6. #6
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    Dry-Drunk Syndrome/Hypoglycemia

    I think sometimes people see things on the internet and think, wow, that sounds just like... but I guess the problem I have with this comparison is that I suffered from hypoglycemic episodes daily for a few years and IMO if you are experiencing hypoglycemia there is no mistake about it. You suddenly experience fatique, drowsiness, weakness, inability to think (even to the point where you can't talk), you slur your words, you may not be able to understand what people are saying to you, you may break out in a sweat and your heart may start racing, and you can feel very angry and aggressive in that state, but it's a pretty dramatic event where your body is starved of sugar and stops functioning properly so it's not like you would just wander around thinking "i want a drink", you know when you are in a hypo and it takes a long time to recover from an episode because it's very taxing on your body, so I just don't see how anyone could mistake it for dry drunk syndrome realistically.

  7. #7
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    Dry-Drunk Syndrome/Hypoglycemia

    I agree with this article. Supplements and diet are key....probably hypo issues led us to addiction in the first place. As far as the diet goes.......after about a month your taste buds are all replaced. As far as my case I did relapse a few times........but what was the trigger?.......cheating on the diet. Sups and diet reduce craves by a huge percentage.....80?......90?%. Maybe. Any more info I would love to hear about. Thanks.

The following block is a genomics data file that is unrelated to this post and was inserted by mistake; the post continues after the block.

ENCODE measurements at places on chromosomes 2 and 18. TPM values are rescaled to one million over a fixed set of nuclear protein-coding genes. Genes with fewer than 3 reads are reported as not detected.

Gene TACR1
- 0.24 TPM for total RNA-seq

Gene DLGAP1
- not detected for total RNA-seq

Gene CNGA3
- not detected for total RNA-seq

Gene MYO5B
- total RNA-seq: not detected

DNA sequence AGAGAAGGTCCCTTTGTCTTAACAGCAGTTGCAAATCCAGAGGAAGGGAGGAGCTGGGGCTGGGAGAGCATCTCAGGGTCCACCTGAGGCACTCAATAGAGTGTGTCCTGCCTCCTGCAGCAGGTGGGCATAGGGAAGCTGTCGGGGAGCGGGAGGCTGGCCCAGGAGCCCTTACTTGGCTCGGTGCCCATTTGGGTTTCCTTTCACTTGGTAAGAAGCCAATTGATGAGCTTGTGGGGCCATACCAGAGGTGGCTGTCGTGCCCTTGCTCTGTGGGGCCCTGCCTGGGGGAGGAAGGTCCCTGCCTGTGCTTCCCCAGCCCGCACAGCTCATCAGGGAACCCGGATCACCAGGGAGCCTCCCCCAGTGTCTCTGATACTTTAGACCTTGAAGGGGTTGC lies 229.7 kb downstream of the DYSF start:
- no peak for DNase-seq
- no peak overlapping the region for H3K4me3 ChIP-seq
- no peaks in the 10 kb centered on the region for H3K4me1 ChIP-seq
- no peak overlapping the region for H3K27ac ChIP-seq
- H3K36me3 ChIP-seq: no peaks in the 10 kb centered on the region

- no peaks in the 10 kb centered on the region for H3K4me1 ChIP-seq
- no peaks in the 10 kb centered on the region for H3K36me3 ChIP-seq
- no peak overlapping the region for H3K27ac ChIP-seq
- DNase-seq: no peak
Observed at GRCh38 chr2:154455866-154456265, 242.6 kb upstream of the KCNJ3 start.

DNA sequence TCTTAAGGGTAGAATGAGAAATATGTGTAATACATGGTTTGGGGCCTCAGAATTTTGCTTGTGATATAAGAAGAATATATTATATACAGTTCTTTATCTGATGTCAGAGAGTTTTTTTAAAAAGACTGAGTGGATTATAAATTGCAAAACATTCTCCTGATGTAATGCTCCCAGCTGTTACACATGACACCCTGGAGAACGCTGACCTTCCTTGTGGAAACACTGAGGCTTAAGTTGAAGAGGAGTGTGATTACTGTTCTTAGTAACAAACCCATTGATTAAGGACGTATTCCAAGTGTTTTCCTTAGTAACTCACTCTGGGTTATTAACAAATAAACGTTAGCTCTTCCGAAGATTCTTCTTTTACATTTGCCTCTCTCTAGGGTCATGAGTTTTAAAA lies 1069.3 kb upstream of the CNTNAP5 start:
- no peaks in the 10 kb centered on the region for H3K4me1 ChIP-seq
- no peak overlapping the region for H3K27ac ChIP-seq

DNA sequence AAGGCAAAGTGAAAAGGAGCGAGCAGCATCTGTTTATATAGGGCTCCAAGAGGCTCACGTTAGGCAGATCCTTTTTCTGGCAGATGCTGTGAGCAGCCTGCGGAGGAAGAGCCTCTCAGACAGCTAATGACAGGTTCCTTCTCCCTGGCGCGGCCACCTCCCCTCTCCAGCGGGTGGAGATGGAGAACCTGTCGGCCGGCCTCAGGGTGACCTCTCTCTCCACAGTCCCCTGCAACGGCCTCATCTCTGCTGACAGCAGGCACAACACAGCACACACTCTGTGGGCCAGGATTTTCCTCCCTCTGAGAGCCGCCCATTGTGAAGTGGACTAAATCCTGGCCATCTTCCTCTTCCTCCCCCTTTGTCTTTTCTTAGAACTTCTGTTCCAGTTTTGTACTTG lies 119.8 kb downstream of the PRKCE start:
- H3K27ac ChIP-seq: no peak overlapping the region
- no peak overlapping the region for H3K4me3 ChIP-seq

8. #8
    Registered User. Zenstyle's Avatar

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    Dry-Drunk Syndrome/Hypoglycemia

    Yep, supplements really help with cravings. Years ago I used to rant about amino acids but, honestly, it is more about a balanced intake now the way I perceive it than the individual supps. The corner stone of my supps starts with B vitamins, aminos, and fish oils still... that has not changed. And I will always take Milk Thistle... that became a no brainer years ago and it's just stuck since then. And I take at least 2000mg of Vit C a day, usually twice that. I actually take a LOT of stuff... too much to list... and I can vouch that getting the extra supplements eases the craviings.

  9. #9
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    Dry-Drunk Syndrome/Hypoglycemia

    This is very interesting, thanks for posting. The only things missing from the 'diet' section are meat and fat. A quick look at the research will tell you that these two foods are key to keeping blood sugar nice and low, and steady. All the fruits and veggies and juices recommended would be counter-productive.

    Greens and berries are very important, but most modern fruits, and veggies like corn, beets and potatoes are way too sweet.